Sunday, January 11, 2009

Economy, budget to dominate 09 legislative session

ALL of the information below is taken directly from The Ashe Advocate, a newletter prepared by State Representative Kathy Ashe.

Economy, budget to dominate 2009 legislative session

After six straight years of massive spending increases that have resulted in a 46.2 percent expansion of government since 2002, the state of Georgia is facing some harsh economic realities as the General Assembly gets ready to convene on Jan. 12.

The current recession has hit our state hard, with unemployment numbers reaching a 25-year high. Tax revenues are down, leaving a budget deficit of up to $2 billion. State agencies have already been ordered to reduce their budgets for the remainder of the current fiscal year by 6 percent. Legislators are preparing for cuts of up to 10 percent in the new budget.

But at the same time budget writers are working to make ends meet, the governor has proposed an aggressive stimulus package leveraged on heavy borrowing and spending to build roads, schools, libraries and other facilities. Legislators have yet to be told what specific projects are proposed or how much the package will cost taxpayers.

How the state handles its budget priorities in the current economic environment will be the overriding issue of the 2009 legislative session. Other pressing matters we will be dealing with beginning Monday include the following:

Property taxes. A proposed constitutional amendment would cap increases in residential property tax assessments at 3 percent or the rate of inflation, whichever is lower. Lawmakers will also have to decide on whether to go along with the governor's proposal to eliminate the $430 million property tax relief grants that save homeowners about $200 to $300 per year.

Transportation funding. Last year, legislation proposing a regional, local option sales tax for transportation improvements passed the House of Representatives but was defeated in the Senate. That plan will likely be reconsidered this year to address a need for $100 billion or more in coming years to build the roads and transit facilities that can effectively serve the state's growing population.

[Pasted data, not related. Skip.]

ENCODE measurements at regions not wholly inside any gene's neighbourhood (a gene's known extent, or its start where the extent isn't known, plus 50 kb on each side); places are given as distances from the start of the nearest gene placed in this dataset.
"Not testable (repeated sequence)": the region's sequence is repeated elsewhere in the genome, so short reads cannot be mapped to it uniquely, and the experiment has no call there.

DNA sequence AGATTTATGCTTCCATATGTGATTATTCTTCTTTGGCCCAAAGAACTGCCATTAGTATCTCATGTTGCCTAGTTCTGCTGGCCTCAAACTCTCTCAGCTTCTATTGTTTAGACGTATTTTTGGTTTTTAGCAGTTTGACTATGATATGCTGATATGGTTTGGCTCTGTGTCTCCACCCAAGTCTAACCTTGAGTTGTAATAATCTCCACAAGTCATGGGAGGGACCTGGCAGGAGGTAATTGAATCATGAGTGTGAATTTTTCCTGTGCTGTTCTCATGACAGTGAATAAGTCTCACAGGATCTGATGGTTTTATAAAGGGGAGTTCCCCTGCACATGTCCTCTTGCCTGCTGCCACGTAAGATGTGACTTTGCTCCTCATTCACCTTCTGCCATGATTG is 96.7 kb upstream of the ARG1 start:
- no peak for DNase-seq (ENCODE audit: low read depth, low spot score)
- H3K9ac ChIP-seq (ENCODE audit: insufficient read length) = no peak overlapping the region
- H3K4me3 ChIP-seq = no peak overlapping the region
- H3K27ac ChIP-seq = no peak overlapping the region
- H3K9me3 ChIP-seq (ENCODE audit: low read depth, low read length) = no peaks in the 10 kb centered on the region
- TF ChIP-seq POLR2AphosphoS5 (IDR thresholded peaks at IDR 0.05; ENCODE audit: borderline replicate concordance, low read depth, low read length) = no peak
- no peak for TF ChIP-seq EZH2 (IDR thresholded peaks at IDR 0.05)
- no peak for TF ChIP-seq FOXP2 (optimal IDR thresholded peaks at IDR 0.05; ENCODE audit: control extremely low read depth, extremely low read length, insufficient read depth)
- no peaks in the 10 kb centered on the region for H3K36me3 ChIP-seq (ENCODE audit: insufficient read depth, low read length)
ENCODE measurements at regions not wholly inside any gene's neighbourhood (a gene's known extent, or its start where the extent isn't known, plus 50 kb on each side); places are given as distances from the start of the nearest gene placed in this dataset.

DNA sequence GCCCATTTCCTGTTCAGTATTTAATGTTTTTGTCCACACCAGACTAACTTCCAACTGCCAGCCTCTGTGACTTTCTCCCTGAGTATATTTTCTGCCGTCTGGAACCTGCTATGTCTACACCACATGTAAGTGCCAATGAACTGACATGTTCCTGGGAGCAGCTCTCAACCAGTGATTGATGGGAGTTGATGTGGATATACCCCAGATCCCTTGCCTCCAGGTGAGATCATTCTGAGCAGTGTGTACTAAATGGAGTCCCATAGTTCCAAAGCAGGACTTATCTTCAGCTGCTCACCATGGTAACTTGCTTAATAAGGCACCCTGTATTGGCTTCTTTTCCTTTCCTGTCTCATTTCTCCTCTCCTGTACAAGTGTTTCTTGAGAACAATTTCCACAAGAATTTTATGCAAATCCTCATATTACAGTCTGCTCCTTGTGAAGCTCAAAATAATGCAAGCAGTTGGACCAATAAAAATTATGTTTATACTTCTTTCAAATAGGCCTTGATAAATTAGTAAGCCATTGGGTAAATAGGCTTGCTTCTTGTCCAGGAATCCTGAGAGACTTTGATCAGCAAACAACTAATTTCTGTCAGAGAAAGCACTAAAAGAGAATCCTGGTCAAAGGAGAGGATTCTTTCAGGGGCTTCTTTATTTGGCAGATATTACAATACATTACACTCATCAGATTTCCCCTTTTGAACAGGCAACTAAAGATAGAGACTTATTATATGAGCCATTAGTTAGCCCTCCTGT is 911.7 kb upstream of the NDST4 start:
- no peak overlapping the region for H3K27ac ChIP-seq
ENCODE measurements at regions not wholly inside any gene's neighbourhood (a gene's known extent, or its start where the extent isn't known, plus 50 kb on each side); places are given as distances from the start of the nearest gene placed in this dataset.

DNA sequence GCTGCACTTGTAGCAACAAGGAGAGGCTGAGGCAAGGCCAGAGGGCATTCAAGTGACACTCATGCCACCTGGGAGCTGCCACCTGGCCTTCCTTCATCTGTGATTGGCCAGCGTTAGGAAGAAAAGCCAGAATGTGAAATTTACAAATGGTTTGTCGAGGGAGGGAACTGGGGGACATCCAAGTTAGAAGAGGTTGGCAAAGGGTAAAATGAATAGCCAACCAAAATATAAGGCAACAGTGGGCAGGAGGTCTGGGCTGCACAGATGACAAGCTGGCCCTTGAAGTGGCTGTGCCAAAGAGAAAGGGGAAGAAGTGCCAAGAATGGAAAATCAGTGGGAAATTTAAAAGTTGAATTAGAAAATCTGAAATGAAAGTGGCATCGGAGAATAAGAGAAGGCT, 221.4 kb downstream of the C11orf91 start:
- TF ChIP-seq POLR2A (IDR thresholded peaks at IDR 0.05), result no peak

Education funding. Over the past six years, the state has shifted more than $1.6 billion of school funding responsibilities to the local property taxpayers. Lawmakers made a $50 million dent in restoring those funds last year, but we need to do more. Even in tight budget times, spending tax dollars on private school vouchers will likely be proposed again.

Trauma care funding. In 2008, the legislature passed a one-time $58 million appropriation to expand and sustain Georgia's limited trauma care network, but a proposal to raise fees on car tags in order to provide a permanent funding mechanism failed. A new plan is expected to be considered in the new session.

Health insurance. Rising unemployment has caused the number of Georgians without health care coverage to surpass 1.6 million, according to a recent report. Expanding access to affordable health care is another side of the economic crisis the legislature must deal with in 2009.

Sunday sales. After previous failed attempts, the issue of allowing cities and counties to authorize the packaged sale of alcoholic beverages on Sunday will be discussed again.

Death penalty. The failure of a jury to reach a unanimous death penalty verdict in the case of Brian Nichols, who murdered four people in a shooting rampage that began at the Fulton County Courthouse in 2005, has renewed a proposal to allow the death sentence to be imposed on a vote by 10 out of 12 jurors, instead of the currently mandated unanimous decision. Similar legislation passed the House but lost in the Senate in 2008.

Gun laws. Legislation has been pre-filed that would eliminate the provision in Georgia law that currently requires a person with a handgun to keep the weapon in a holster when carrying it in public.

Seat belts. Lawmakers will again debate whether to end the exemption in Georgia's seat belt law for drivers and passengers in pickup trucks. Proponents of the legislation say closing the loophole will save lives and make Georgia eligible for $20 million a year in federal highway funding.

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